Home-grown vegetables taste infinitely better than those bought from a shop. Here’s my top three reasons why:
- Freshness. The flavour of many vegetables degrades with every second that passes. Produce from a shop is at least a couple of days old, potentially weeks or months old. If you grow your own you can eat them within minutes.
- Breeding. Commercially-grown vegetables are generally bred to be uniform in shape, size and colour, because sadly that’s what consumers and supermarkets want. If you grow your own, you can choose seeds and plants that are bred for flavour.
- Ownership. If you put time and effort into creating something, it increases your appreciation of the end result.
As a big vegetable fan, it makes sense that I would have a go at growing my own, and getting the best, freshest veggies I can get my muddy little hands on. I’m not going to let a minor detail like not having a garden stop me. We did have an allotment for a couple of years, but it is too time-consuming if you work full time – I’ll leave that sort of thing to my Mum, who is retired and has two amazingly well-kept and productive plots.
There’s plenty of different things you can grow in containers, even in a small space. We have pots and tubs outside our door and outside our kitchen window. Here’s a selection of what I’m growing at the moment.
Broad beans and courgettes (zucchini). I’ve got these growing in two old recycling containers, with drainage holes drilled in the bottom. Courgettes are very greedy plants, so there’s a generous amount of chicken manure in there to help them along.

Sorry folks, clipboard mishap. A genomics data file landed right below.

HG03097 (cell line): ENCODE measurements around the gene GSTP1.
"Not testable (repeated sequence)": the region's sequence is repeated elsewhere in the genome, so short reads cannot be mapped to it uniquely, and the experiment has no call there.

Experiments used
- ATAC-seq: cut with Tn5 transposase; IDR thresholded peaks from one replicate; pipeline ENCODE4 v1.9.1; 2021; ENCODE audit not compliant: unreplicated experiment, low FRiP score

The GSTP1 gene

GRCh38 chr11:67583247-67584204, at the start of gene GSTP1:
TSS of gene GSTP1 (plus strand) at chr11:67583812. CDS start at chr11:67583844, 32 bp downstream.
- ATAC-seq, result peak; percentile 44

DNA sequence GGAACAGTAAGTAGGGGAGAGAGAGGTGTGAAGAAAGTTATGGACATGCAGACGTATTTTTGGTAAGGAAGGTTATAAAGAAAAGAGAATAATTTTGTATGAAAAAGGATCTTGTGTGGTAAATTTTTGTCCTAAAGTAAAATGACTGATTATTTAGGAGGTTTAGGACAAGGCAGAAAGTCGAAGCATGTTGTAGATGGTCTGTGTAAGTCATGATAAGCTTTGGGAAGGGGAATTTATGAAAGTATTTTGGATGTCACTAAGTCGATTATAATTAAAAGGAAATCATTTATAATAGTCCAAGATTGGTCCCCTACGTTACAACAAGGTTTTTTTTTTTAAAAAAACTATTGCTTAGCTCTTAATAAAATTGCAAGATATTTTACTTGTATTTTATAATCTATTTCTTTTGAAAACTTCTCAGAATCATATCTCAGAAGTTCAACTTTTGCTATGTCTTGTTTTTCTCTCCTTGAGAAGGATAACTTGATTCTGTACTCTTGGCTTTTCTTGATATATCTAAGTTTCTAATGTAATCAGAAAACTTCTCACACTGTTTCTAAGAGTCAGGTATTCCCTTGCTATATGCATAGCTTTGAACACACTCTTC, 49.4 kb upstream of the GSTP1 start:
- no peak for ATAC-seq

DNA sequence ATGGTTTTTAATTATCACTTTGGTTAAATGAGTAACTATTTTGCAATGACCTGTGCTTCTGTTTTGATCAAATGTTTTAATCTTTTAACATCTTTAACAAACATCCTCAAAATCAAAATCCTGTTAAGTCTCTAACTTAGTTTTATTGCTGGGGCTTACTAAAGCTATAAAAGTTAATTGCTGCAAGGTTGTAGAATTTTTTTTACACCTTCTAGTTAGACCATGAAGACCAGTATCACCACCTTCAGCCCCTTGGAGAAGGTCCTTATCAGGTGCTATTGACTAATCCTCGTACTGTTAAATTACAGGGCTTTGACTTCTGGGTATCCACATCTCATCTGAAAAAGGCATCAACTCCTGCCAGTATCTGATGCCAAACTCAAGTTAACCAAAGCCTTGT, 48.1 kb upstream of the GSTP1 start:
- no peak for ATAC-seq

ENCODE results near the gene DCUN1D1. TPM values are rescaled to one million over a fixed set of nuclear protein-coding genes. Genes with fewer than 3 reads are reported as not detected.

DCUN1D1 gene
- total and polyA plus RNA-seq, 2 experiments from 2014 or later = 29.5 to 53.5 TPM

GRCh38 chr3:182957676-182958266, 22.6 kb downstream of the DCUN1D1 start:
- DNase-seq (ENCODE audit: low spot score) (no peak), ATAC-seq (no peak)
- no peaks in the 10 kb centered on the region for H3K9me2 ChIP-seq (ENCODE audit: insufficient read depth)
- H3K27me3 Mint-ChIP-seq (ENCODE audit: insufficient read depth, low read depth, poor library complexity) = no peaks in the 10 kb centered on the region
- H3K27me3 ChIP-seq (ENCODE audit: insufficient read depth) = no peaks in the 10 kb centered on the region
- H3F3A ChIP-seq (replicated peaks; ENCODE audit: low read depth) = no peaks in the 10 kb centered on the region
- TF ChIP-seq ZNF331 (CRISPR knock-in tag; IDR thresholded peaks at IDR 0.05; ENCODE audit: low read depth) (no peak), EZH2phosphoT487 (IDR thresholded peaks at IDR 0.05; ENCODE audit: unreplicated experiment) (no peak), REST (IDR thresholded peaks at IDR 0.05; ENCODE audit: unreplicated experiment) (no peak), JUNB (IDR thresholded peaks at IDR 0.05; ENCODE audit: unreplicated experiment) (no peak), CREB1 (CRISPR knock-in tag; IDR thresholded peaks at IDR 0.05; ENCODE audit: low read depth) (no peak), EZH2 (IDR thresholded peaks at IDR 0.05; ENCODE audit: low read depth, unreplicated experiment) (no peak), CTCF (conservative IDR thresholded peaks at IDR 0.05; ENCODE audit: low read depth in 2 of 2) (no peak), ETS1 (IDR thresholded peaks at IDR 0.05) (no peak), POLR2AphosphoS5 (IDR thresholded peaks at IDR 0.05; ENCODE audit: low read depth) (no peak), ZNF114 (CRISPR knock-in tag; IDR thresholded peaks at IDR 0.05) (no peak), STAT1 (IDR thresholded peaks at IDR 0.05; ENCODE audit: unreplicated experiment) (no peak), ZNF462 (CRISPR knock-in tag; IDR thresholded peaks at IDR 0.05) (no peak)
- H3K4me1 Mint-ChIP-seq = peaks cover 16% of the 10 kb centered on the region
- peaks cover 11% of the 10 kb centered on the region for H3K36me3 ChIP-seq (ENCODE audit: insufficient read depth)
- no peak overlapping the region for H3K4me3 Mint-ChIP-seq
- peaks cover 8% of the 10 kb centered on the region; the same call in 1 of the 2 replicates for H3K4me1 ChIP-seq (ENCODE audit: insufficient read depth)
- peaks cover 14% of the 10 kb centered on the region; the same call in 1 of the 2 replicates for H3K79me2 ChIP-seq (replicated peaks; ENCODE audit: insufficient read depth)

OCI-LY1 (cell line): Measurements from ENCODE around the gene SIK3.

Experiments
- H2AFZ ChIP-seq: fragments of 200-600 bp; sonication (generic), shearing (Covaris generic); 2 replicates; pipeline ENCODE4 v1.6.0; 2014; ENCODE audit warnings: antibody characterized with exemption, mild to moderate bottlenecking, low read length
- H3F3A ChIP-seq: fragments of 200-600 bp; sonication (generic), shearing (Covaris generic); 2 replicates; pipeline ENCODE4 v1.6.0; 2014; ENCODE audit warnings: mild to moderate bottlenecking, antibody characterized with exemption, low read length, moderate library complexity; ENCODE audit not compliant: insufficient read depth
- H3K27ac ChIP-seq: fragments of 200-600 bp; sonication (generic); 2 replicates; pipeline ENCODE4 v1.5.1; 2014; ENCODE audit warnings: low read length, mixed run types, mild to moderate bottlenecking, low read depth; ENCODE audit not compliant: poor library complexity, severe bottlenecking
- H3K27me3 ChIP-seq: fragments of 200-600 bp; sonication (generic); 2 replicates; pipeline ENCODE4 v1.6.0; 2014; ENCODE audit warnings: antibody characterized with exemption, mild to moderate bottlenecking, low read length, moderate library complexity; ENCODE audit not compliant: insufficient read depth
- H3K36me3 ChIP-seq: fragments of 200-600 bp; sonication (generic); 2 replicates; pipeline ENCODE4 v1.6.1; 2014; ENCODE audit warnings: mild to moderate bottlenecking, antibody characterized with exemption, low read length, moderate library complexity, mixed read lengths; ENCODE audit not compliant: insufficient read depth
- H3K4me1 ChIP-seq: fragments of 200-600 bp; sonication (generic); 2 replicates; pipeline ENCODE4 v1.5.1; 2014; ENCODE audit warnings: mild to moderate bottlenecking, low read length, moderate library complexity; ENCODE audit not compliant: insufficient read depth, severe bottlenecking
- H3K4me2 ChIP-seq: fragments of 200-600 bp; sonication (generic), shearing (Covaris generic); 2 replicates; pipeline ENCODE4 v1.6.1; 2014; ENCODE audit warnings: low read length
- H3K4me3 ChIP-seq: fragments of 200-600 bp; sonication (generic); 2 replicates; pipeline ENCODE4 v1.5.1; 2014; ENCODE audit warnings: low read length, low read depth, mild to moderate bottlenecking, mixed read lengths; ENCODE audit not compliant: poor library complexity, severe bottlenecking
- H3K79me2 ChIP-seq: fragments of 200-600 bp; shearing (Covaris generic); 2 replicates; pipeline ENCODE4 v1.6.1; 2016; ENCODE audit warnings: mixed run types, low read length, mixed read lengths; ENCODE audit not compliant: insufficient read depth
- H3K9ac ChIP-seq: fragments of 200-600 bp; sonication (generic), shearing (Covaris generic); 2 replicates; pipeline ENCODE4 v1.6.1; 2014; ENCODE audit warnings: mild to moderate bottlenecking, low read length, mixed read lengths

Potatoes. We’ve been growing spuds in a patio potato bag for a couple of years now, with great success. It’s really easy, you quarter-fill the bag with compost and nestle the chitted seed potatoes about halfway down. When green shoots start to show through, cover over with compost, repeat until it reaches the top of the bag (this takes a few weeks). As with spuds grown under the ground, as soon as either the fruit sets or the foliage starts to die back, the potatoes are ready. If in doubt, stick your hand in the compost like a lucky dip and grope around to see if you can find any potatoes. I’m growing pink fir apples this year, which are my favourite potatoes ever – they’re knobbly, waxy, earthy, nutty… heaven!
Strawberries. I’ve already mentioned that home-grown tastes better, but wow… strawberries are proof of this. If you’ve never tried a real home-grown strawberry you need to find some and do it. You will never go back to the bland, watery supermarket offerings again.
Herbs. It’s great to get home from work, think “oh, I need a bit of rosemary for my roast potatoes,” and to be able to snap off a sprig before I even get in the front door. Here we’ve got lavender on the left, and rosemary on the right. We’ve also grown thyme in the past. Any woody herbs should work well in a pot.
Garlic. If you want to grow something easy, garlic is a great way to start. You get a whole bulb of garlic (from a garden supplier, not a supermarket), break it into cloves and stick them in a bit of compost in a container. Six months or so later, each clove will have turned into a whole new bulb of garlic. Let the skins dry out and they’ll keep for months. Here you can see the scapes (flower stalks) are starting to grow. If you cut the scapes down, the resulting bulb will be much bigger, and you can cook with the scapes too, they’re a bit like spring onions or chunky garlic chives.